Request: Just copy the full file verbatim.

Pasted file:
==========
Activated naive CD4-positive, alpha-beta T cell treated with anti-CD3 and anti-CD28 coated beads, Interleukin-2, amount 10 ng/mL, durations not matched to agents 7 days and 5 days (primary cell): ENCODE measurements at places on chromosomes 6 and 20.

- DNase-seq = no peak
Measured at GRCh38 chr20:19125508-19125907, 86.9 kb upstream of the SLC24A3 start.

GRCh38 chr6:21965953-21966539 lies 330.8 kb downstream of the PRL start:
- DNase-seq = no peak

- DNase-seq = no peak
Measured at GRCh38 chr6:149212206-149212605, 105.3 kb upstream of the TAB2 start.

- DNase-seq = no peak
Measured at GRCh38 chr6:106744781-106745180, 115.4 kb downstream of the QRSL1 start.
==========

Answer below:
Activated naive CD4-positive, alpha-beta T cell treated with anti-CD3 and anti-CD28 coated beads, Interleukin-2, amount 10 ng/mL, durations not matched to agents 7 days and 5 days (primary cell): ENCODE measurements at places on chromosomes 6 and 20.

- DNase-seq = no peak
Measured at GRCh38 chr20:19125508-19125907, 86.9 kb upstream of the SLC24A3 start.

GRCh38 chr6:21965953-21966539 lies 330.8 kb downstream of the PRL start:
- DNase-seq = no peak

- DNase-seq = no peak
Measured at GRCh38 chr6:149212206-149212605, 105.3 kb upstream of the TAB2 start.

- DNase-seq = no peak
Measured at GRCh38 chr6:106744781-106745180, 115.4 kb downstream of the QRSL1 start.